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Wollys

Yahoo webmail blocked...or?

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And yes the ISP ought to inform its subscribers that it is using a bl to block email. However, typical ISPs don't have good communication skills, it seems to me. If they told their users in the right way, the users would be enthusiastic. But they think that all end users are ignorant, uneducable doofuses and won't understand the value of blocklists because they won't read the information carefully and will just complain.

Hey! At last someone that at least partially agrees with me, on some points! :) Bonus smiley awarded!

A new question:

Does anyone have any statistics?

What is the ratio (actual or estimated) of spam to legitimate mail when a service like yahoo/gmail is blacklisted?

As I understand, gmail (or yahoo) can only be blacklisted *itself* when the users are using the web interface (or perhaps some API?) to send spam. Is this the common way of sending spam through these servers, or is it more common to use SMTP?

It would be interesting to see some numbers on the amount of spam coming from different sources - open relays, hacked servers or mail scripts, zombies, 'rogue' sites, and web mail services like yahoo, gmail and hotmail.

senderbase.org tell give me the following stats for web27705.mail.ukl.yahoo.com

Volume Statistics for this IP

Magnitude Vol Change vs. Average

Last day 4.7 1730%

Last 30 days 3.9 235%

Average 3.4

Does this mean that it has been a 17-fold increase from average for this IP and that the spam:legitimate ratio - if the increase is only spam - must be something like 17:1 (which I would agree would make it a strong candidate for blocking..)?

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What is the ratio (actual or estimated) of spam to legitimate mail when a service like yahoo/gmail is blacklisted?

What is on the list? as found under the Blocking List section of the SpamCop FAQ, linkes at the top of this very pahe

As I understand, gmail (or yahoo) can only be blacklisted *itself* when the users are using the web interface (or perhaps some API?) to send spam. Is this the common way of sending spam through these servers, or is it more common to use SMTP?

Not sure where this understanding comes from .. early on the massive GMail server blocked discussioon, I did a check in which SMRP showed my IP address as being the source ... everything there good ... a test caused by something else within the last month had different results ... neither method showed my IP address anywhere .. as far as usage, you're invited to try your hand at getting anything useful from the Google folks ...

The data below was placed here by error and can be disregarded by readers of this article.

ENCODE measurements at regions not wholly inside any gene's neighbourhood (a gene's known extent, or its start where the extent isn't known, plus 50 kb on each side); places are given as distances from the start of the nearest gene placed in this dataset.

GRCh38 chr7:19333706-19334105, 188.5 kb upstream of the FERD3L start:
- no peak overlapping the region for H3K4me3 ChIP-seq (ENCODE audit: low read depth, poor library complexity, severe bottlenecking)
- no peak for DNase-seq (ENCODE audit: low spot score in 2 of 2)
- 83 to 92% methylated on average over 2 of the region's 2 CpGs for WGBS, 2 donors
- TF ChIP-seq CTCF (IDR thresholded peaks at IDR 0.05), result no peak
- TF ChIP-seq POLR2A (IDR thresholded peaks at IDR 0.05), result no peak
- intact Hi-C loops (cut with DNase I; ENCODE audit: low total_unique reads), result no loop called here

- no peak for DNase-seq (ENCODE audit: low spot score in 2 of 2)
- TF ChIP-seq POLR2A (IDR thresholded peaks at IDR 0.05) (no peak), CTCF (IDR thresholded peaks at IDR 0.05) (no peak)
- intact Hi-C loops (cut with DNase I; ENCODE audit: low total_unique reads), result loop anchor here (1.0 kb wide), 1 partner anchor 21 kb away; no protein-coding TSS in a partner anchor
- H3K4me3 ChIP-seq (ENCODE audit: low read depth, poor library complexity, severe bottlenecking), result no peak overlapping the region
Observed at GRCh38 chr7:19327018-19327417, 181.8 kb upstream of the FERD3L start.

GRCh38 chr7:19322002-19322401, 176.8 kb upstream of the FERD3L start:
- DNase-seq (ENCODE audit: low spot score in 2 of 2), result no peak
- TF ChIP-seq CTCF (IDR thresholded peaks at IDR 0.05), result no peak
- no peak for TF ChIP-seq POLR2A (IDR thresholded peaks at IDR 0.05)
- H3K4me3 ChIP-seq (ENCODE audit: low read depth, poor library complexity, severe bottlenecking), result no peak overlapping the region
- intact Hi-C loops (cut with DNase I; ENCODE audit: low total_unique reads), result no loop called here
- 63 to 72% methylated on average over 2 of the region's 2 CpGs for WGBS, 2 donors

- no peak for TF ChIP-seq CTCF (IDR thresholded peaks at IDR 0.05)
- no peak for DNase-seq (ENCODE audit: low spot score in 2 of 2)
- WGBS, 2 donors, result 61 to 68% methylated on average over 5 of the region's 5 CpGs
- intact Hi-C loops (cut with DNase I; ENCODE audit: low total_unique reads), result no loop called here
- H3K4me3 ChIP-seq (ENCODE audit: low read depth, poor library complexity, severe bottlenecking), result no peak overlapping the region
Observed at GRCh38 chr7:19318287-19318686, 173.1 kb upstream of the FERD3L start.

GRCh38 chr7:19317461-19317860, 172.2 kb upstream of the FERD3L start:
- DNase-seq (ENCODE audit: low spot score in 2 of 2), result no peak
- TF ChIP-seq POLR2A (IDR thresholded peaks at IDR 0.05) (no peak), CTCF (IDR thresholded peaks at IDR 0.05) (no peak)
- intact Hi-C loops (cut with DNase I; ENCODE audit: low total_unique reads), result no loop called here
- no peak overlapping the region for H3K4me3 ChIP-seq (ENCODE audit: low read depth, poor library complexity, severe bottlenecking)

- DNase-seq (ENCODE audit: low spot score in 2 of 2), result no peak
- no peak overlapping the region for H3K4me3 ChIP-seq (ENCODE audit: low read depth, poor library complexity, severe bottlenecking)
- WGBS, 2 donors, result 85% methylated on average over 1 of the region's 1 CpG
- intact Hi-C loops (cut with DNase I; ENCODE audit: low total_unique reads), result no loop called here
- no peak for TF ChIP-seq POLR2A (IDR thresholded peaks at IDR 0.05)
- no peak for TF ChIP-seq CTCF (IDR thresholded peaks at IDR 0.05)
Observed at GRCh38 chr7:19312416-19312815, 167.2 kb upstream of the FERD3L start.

Does this mean that it has been a 17-fold increase from average for this IP and that the spam:legitimate ratio - if the increase is only spam - must be something like 17:1 (which I would agree would make it a strong candidate for blocking..)?

The terms used on that chart deal with "traffic seen" ... any ratio involved goes back to the link suggested above .. and that ratio is only based on spamtrap hits, user reports, and that "total traffic seen" stuff .... the other side of the coin is that if the spammer manages to not send spam to spamcop reporters, then the complaunts wouldn't be sufficient to trigger a listing .. usually noted by postings even here where there is a lone user receiving a ton of spam from the same location, but this user is the only one seeing it that reports it ... back to the math model ... one reporter is not sufficient to get an IP address listed, and even two reporters may not be receivng enough of the specific spam to satisfy the formula ..

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What is the ratio (actual or estimated) of spam to legitimate mail when a service like yahoo/gmail is blacklisted?

You still don't seem to have 'got it'. Services are not blacklisted, SERVERS are. Big services like gmail, yahoo and hotmail have literally hundreds of servers sending out e-mail. They'd have to go some to get them all listed at the same time! What happens is that from time to time one or more of those hundreds of servers are temporarily listed because that one IP (or more) has a significanrt mount of spam spewing fropm it.

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